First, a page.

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Oriental Medical Treatment Pattern of Korean Patients with Sleep Disorders
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  • Journal title : Journal of Oriental Neuropsychiatry
  • Volume 25, Issue 4,  2014, pp.389-400
  • Publisher : The Korean Society of Oriental Neuropsychiatry
  • DOI : 10.7231/jon.2014.25.4.389
 Title & Authors
Oriental Medical Treatment Pattern of Korean Patients with Sleep Disorders
Jeong, Seon-Yeong; Kim, Jae-Yeong; Kho, Young-Tak; Ahn, Keon-Sang; Lee, Cha-Ro;
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 Abstract
Objectives: Though there are many studies about sleep disorder, no research has been performed on the utilization of oriental medicine as a treatment. Therefore, the oriental medical treatment pattern of Korean patients with sleep disorders was examined herein using the Health Insurance Review and Assessment Service (HIRAS). Methods: The medical records of patients with sleep disorders (G47) or nonorganic sleep disorders (F51) as a main diagnosis were adopted from the HIRAS database from 2011 to 2013. Analysis was performed on the number of patients and cost per patient, with comparison between oriental and western medicine in terms of gender, age, patient care service type, and hospital type. Results: 1) Regarding sleep disorders, the medical visits and insurance charges have been increasing. Western medicine was utilized 8 times more often than oriental medicine during 3 years. 2) There were 2.5 times more women than men. 3) Among all ages, the 50~59 year group had the highest representation. 4) In comparison of average portions of patient care type over 3 years, outpatients were the majority, while the number of visits of outpatients and hospitalization has been increasing. 5) Comparison of average portion of oriental hospital type over 3 years revealed oriental clinics to be used most. The use of general hospitals was higher in western medicine treatment, while public health centers used oriental medicine more. 6) Regarding average oriental medical cost per patient over 3 years, the total was 88,000 won, with 353,000 won for hospitalization and 85,000 won for outpatients. The outpatient cost has been increasing. 7) In line with 6, oriental medical hospitals cost 126,000 won, local clinics were 85,000 won, and etc. was 95,000 won. Average costs of all types have increased during 3 years, except oriental medical hospitals in 2013. Conclusions: This study provided objective information about the epidemiologic characteristic of oriental medicine used for treatment of sleep disorder. For expansion of oriental medical demand for sleep disorder, this study would be helpful in understanding the recent status.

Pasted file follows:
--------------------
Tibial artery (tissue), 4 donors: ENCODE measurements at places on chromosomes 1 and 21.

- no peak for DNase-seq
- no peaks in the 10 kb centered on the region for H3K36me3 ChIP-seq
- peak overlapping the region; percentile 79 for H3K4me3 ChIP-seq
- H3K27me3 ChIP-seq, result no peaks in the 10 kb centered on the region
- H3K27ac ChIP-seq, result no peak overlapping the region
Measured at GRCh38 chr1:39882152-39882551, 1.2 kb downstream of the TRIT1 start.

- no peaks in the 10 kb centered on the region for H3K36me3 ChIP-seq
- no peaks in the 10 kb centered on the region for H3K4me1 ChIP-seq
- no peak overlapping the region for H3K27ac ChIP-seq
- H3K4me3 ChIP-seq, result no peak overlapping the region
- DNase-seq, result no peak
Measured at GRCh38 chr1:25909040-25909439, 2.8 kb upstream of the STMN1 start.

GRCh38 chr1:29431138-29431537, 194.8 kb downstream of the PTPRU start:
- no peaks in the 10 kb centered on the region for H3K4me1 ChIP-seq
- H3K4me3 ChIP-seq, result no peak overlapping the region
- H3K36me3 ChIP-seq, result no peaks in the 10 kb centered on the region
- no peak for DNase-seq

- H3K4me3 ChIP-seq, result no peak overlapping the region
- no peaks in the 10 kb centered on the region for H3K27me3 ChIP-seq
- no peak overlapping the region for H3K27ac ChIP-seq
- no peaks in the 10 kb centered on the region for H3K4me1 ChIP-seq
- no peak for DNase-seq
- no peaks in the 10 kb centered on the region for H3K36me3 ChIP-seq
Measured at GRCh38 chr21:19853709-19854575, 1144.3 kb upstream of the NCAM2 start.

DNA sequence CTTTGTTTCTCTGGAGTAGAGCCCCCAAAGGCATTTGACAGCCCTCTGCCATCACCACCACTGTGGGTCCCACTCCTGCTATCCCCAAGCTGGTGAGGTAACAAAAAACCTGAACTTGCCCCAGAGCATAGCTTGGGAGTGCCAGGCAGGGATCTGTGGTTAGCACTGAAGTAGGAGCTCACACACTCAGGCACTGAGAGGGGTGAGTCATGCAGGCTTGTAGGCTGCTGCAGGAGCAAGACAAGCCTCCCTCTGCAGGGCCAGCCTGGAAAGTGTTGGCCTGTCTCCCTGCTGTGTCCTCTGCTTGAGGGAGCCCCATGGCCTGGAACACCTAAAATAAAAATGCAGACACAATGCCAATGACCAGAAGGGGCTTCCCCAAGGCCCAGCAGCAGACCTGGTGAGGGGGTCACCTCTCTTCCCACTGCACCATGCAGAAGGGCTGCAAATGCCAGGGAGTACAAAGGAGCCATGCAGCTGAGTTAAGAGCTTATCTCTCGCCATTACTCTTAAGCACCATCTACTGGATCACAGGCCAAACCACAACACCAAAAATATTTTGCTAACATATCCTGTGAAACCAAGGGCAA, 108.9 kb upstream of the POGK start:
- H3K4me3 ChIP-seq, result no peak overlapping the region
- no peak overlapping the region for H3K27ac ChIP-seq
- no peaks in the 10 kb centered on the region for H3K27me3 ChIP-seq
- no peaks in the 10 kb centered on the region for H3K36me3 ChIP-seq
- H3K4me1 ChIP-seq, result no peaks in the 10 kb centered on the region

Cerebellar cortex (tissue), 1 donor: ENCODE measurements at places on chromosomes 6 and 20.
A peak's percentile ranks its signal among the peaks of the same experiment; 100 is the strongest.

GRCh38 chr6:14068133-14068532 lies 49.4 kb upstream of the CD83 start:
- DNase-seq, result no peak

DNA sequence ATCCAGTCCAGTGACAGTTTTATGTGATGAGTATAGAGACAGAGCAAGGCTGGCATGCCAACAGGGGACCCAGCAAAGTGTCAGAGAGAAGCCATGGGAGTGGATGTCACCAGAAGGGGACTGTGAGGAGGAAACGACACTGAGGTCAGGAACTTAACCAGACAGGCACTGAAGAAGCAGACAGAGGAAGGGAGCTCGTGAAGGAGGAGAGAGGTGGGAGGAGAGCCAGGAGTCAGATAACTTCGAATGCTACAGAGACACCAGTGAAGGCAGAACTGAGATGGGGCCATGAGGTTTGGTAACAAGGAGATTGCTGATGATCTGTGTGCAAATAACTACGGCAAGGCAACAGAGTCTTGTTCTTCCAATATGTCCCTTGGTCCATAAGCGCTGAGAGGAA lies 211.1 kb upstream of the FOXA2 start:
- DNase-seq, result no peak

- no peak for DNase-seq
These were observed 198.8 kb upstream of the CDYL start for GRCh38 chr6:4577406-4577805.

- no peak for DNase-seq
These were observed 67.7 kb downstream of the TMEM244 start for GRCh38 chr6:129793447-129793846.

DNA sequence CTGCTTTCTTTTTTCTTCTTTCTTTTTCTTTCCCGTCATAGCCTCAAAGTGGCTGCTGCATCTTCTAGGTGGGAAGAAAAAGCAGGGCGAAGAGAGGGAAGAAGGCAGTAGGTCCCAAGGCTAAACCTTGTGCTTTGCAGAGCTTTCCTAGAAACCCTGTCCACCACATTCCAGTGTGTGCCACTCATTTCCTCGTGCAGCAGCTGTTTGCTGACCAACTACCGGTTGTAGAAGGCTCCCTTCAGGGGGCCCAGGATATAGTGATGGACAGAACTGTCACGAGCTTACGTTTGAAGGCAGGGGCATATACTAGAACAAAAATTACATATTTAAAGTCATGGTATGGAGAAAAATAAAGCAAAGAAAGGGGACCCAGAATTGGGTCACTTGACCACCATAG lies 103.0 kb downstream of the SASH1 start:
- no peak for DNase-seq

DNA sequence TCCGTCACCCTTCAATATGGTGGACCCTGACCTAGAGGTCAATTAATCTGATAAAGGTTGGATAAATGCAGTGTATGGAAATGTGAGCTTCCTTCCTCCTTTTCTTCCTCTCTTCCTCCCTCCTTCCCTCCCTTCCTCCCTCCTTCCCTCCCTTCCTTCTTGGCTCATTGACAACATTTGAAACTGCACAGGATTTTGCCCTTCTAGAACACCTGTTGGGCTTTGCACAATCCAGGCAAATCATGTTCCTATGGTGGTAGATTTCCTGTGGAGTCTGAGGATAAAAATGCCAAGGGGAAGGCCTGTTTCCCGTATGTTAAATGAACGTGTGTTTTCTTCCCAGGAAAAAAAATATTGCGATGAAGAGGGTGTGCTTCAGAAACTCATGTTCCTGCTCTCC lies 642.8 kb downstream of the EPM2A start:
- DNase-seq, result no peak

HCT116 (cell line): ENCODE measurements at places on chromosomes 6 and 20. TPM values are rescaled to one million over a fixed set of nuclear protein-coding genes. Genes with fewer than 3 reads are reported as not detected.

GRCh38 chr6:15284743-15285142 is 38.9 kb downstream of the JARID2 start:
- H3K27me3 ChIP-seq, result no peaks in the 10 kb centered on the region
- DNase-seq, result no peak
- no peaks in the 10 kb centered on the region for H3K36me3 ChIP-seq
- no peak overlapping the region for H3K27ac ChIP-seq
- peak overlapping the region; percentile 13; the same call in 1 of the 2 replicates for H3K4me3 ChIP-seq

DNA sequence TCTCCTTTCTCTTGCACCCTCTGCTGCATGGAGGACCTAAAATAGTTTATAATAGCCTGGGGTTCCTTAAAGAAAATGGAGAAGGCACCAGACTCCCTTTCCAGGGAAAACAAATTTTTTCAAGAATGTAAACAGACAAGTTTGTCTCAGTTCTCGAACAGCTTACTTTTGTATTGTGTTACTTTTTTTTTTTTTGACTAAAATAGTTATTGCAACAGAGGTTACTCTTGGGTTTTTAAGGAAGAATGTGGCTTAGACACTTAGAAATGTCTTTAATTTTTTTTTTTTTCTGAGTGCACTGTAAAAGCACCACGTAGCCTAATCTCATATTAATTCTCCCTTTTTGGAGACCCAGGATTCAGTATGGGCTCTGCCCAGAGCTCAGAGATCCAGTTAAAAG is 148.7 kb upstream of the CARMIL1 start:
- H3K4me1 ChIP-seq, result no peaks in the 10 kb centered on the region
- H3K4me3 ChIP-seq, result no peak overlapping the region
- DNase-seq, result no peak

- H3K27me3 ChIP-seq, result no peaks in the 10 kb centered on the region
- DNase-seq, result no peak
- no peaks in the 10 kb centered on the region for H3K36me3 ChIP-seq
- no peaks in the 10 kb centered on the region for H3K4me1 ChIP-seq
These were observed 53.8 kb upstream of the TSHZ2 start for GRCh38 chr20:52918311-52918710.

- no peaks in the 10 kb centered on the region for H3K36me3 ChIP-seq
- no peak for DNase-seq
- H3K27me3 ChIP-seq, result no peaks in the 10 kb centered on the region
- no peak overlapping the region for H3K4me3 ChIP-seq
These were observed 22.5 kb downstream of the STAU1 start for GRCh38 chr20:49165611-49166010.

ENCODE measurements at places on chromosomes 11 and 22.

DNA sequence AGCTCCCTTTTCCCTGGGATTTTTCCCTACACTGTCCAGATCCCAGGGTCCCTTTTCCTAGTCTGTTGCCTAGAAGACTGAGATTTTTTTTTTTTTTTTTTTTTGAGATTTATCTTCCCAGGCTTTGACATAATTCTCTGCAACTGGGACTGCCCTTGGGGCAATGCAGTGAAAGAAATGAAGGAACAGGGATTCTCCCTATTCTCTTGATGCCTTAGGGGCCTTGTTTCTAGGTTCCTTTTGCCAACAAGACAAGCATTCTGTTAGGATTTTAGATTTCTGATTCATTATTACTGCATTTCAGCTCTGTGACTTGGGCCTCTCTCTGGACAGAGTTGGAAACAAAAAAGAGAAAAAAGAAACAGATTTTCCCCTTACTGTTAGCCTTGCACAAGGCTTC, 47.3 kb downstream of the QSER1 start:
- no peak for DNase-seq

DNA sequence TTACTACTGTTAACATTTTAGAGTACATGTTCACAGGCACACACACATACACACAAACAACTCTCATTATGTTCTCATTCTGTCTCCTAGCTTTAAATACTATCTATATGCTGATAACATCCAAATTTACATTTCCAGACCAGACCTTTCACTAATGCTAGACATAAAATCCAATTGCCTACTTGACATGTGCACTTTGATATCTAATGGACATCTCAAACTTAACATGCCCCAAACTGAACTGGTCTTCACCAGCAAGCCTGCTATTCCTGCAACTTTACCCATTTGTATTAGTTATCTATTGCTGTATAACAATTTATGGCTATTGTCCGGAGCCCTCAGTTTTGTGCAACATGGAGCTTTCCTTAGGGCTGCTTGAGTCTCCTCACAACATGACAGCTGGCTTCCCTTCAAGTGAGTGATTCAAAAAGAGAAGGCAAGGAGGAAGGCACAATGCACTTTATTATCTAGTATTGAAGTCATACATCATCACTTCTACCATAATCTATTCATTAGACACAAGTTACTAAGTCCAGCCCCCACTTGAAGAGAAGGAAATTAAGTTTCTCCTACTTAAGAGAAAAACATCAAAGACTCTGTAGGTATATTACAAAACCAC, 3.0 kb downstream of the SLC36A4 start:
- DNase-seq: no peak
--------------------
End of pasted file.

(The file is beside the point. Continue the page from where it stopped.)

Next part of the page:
Keywords
Sleep disorder;Insomnia;Oriental neuropsychiatry;Epidemiology;Health Insurance Review and Assessment Service (HIRAS);Korea;
 Language
Korean
 Cited by
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